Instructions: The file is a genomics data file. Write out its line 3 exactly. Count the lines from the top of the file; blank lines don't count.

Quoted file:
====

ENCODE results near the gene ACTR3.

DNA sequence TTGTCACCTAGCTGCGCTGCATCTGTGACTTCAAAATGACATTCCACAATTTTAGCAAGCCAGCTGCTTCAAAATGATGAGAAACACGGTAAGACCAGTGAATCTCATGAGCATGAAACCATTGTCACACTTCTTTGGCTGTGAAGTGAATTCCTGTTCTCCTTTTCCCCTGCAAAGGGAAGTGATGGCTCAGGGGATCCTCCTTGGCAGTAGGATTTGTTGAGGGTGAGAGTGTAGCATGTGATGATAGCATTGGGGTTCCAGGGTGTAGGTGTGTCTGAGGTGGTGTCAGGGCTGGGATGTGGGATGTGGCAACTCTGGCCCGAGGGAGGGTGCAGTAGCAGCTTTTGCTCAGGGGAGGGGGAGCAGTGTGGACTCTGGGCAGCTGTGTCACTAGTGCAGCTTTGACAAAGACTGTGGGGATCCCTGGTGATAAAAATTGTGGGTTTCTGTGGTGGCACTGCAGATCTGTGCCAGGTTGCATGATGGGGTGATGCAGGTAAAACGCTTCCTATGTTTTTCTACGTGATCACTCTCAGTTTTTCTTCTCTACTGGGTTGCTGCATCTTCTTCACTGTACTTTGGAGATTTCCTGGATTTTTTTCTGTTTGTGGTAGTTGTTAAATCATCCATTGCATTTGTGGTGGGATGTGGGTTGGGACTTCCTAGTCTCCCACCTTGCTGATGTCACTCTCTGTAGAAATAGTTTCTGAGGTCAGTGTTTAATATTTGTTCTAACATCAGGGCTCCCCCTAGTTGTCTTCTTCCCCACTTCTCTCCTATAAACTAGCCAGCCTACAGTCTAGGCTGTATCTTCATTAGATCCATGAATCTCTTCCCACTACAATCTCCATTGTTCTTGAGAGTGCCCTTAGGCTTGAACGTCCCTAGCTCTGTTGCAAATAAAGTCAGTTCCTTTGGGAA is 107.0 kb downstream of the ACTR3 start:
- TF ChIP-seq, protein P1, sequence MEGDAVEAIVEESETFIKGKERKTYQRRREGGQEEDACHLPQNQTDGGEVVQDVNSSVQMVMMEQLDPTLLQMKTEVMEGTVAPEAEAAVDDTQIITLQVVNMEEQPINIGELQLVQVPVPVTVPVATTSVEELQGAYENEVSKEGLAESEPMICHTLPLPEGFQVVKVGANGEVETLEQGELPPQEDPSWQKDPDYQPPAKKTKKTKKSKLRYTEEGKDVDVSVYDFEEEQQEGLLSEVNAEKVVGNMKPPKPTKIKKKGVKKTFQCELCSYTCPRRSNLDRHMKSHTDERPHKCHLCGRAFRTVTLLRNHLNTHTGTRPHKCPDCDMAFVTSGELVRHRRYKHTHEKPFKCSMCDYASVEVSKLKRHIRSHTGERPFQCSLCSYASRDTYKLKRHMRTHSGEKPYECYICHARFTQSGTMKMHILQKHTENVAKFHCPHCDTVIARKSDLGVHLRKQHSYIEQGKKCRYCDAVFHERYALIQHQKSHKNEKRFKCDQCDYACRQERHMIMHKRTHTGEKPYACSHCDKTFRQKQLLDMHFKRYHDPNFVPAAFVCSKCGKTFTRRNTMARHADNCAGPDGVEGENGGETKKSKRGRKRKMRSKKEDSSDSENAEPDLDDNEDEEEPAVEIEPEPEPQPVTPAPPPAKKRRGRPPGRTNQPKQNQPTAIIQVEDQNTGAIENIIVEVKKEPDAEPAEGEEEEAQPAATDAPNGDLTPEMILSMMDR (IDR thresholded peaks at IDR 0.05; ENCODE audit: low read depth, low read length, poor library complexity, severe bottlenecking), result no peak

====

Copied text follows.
- TF ChIP-seq, protein P1, sequence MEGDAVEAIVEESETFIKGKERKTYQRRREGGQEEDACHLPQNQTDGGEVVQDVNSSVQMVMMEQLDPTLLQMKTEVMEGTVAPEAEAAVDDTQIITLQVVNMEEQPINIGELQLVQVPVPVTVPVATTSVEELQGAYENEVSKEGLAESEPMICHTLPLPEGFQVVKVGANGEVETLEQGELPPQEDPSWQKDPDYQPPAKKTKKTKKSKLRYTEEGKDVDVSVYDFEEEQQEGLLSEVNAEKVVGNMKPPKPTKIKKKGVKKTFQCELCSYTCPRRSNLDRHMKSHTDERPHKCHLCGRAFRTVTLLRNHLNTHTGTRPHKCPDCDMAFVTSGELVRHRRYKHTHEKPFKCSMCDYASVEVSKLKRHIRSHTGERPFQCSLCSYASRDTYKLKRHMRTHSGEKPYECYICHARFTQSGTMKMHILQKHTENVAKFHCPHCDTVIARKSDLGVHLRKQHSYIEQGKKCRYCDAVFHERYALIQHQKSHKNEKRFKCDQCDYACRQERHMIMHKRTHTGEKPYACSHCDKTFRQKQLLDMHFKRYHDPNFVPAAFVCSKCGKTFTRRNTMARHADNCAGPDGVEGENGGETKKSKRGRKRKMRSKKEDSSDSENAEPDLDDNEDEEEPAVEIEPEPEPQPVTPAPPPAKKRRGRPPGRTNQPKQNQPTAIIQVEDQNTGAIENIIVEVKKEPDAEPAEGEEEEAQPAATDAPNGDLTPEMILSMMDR (IDR thresholded peaks at IDR 0.05; ENCODE audit: low read depth, low read length, poor library complexity, severe bottlenecking), result no peak